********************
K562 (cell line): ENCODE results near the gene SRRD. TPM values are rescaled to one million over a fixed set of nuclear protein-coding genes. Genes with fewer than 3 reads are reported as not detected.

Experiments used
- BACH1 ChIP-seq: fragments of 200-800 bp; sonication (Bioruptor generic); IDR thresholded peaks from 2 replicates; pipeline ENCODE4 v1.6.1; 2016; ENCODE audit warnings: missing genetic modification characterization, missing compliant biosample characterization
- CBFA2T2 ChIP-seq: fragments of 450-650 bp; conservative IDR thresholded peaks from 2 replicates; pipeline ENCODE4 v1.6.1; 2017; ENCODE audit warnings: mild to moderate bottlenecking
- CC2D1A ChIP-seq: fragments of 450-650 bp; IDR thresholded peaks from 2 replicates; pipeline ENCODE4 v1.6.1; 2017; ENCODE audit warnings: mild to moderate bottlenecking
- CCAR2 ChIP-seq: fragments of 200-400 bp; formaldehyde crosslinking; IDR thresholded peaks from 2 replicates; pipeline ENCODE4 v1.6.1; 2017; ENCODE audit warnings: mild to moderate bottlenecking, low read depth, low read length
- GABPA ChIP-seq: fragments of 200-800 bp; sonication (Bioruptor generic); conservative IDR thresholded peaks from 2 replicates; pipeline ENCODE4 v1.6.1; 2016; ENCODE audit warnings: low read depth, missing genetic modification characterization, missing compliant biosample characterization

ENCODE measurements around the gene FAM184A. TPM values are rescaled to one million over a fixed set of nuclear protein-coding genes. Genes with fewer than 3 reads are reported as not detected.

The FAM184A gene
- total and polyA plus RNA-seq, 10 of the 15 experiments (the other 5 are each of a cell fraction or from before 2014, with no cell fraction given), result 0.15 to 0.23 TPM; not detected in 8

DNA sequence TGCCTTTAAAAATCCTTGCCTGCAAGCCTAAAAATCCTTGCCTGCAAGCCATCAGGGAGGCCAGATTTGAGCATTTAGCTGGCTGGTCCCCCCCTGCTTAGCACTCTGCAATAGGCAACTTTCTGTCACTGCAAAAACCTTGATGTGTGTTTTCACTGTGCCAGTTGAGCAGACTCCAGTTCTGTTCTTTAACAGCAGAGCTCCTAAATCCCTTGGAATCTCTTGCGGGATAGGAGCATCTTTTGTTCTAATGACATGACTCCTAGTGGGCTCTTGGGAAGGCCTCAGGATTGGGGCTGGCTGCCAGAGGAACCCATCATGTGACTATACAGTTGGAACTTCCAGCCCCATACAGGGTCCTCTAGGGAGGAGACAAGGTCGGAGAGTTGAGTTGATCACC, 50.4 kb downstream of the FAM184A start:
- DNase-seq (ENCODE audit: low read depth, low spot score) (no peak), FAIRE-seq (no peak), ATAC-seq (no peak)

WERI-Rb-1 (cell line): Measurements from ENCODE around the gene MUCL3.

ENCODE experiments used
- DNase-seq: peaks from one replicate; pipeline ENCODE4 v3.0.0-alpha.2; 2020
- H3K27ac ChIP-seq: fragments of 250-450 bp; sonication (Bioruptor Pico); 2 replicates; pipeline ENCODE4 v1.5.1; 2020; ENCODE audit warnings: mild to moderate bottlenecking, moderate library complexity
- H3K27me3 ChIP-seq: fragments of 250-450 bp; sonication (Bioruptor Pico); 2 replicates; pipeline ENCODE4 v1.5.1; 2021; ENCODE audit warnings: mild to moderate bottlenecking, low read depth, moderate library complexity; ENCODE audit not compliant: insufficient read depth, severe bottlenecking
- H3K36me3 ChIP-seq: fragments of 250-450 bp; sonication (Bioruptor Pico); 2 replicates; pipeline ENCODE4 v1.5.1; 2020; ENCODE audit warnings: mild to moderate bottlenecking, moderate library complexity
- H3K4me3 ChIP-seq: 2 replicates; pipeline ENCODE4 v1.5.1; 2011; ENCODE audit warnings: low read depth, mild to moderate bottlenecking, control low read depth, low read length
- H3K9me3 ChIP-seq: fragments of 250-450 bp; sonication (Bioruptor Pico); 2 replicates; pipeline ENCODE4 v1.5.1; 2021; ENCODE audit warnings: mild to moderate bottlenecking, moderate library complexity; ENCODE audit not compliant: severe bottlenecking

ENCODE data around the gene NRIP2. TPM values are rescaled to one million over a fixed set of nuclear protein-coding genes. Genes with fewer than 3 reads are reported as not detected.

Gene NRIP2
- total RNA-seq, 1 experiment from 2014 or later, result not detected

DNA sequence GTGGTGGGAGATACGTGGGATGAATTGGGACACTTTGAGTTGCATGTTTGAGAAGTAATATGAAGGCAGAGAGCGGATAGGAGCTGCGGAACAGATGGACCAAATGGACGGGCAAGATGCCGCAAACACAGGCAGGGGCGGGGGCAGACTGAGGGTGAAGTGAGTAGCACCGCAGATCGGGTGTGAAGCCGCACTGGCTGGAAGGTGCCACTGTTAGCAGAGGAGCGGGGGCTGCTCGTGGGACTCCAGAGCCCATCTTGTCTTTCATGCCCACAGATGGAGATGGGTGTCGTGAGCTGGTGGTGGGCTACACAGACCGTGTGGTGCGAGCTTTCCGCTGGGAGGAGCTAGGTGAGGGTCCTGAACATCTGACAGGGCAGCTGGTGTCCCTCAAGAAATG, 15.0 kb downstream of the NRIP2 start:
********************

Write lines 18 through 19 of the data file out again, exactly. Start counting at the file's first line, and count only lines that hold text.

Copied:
- H3K36me3 ChIP-seq: fragments of 250-450 bp; sonication (Bioruptor Pico); 2 replicates; pipeline ENCODE4 v1.5.1; 2020; ENCODE audit warnings: mild to moderate bottlenecking, moderate library complexity
- H3K4me3 ChIP-seq: 2 replicates; pipeline ENCODE4 v1.5.1; 2011; ENCODE audit warnings: low read depth, mild to moderate bottlenecking, control low read depth, low read length